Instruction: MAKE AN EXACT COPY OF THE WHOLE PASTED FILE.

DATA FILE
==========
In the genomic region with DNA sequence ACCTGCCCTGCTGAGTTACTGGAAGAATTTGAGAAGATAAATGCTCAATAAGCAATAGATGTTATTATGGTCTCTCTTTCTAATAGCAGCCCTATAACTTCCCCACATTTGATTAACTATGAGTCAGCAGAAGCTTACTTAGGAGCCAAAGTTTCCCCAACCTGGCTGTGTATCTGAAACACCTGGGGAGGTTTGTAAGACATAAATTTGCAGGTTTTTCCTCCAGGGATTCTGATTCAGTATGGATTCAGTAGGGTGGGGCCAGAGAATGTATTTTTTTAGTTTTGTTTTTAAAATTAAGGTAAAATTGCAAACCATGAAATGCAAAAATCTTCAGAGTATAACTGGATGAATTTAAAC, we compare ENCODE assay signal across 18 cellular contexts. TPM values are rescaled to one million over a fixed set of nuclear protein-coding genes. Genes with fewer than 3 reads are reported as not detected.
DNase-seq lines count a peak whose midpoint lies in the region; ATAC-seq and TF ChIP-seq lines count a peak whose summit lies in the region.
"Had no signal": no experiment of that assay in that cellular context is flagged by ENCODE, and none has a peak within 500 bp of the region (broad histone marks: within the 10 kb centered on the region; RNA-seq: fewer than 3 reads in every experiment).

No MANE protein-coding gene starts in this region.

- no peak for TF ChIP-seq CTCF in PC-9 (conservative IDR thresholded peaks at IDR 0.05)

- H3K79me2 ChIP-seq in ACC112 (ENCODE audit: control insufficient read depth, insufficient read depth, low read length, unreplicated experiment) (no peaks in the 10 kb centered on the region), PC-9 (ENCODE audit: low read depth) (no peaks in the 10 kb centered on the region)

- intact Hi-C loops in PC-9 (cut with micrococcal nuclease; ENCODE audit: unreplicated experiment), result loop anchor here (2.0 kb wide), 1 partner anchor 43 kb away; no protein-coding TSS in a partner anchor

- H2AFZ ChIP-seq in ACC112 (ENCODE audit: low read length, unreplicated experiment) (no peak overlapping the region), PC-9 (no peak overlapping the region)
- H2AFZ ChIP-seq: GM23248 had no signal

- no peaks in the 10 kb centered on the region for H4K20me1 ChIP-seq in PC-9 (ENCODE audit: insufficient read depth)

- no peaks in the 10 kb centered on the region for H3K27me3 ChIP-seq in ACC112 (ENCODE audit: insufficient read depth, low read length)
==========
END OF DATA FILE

In the genomic region with DNA sequence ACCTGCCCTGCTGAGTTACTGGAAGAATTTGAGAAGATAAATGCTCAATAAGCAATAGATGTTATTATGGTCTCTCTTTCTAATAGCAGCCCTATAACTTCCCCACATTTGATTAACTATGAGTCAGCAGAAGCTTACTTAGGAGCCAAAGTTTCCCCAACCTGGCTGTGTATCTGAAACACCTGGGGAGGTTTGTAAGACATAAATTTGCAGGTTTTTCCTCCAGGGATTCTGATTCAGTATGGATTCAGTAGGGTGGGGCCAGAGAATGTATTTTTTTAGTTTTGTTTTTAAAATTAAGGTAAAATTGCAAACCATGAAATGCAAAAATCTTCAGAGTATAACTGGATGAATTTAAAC, we compare ENCODE assay signal across 18 cellular contexts. TPM values are rescaled to one million over a fixed set of nuclear protein-coding genes. Genes with fewer than 3 reads are reported as not detected.
DNase-seq lines count a peak whose midpoint lies in the region; ATAC-seq and TF ChIP-seq lines count a peak whose summit lies in the region.
"Had no signal": no experiment of that assay in that cellular context is flagged by ENCODE, and none has a peak within 500 bp of the region (broad histone marks: within the 10 kb centered on the region; RNA-seq: fewer than 3 reads in every experiment).

No MANE protein-coding gene starts in this region.

- no peak for TF ChIP-seq CTCF in PC-9 (conservative IDR thresholded peaks at IDR 0.05)

- H3K79me2 ChIP-seq in ACC112 (ENCODE audit: control insufficient read depth, insufficient read depth, low read length, unreplicated experiment) (no peaks in the 10 kb centered on the region), PC-9 (ENCODE audit: low read depth) (no peaks in the 10 kb centered on the region)

- intact Hi-C loops in PC-9 (cut with micrococcal nuclease; ENCODE audit: unreplicated experiment), result loop anchor here (2.0 kb wide), 1 partner anchor 43 kb away; no protein-coding TSS in a partner anchor

- H2AFZ ChIP-seq in ACC112 (ENCODE audit: low read length, unreplicated experiment) (no peak overlapping the region), PC-9 (no peak overlapping the region)
- H2AFZ ChIP-seq: GM23248 had no signal

- no peaks in the 10 kb centered on the region for H4K20me1 ChIP-seq in PC-9 (ENCODE audit: insufficient read depth)

- no peaks in the 10 kb centered on the region for H3K27me3 ChIP-seq in ACC112 (ENCODE audit: insufficient read depth, low read length)